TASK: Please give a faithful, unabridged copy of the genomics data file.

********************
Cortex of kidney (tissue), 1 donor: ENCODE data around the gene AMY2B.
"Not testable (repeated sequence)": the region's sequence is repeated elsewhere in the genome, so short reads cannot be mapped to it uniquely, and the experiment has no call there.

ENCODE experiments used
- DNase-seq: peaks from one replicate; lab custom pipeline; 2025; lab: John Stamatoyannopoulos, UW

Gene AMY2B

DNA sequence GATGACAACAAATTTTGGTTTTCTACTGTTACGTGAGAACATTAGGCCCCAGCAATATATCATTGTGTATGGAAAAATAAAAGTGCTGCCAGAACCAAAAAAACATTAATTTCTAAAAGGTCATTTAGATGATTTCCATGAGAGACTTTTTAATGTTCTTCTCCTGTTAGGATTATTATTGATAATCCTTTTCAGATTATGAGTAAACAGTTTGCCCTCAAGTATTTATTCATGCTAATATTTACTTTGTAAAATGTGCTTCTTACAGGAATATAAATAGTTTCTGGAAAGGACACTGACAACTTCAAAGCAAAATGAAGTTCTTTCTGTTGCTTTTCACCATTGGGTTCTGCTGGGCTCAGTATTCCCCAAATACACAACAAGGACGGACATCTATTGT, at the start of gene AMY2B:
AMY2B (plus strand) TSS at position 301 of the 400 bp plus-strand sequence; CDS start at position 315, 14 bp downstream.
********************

Cortex of kidney (tissue), 1 donor: ENCODE data around the gene AMY2B.
"Not testable (repeated sequence)": the region's sequence is repeated elsewhere in the genome, so short reads cannot be mapped to it uniquely, and the experiment has no call there.

ENCODE experiments used
- DNase-seq: peaks from one replicate; lab custom pipeline; 2025; lab: John Stamatoyannopoulos, UW

Gene AMY2B

DNA sequence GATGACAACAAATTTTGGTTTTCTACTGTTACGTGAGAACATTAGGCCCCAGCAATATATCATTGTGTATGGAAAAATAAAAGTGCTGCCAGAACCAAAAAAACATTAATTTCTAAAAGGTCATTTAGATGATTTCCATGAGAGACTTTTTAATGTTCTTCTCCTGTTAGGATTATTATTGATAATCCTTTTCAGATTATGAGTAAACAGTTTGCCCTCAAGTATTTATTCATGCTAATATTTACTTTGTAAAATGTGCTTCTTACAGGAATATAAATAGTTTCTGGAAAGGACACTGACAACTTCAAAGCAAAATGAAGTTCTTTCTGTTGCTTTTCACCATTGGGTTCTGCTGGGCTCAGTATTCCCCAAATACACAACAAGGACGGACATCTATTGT, at the start of gene AMY2B:
AMY2B (plus strand) TSS at position 301 of the 400 bp plus-strand sequence; CDS start at position 315, 14 bp downstream.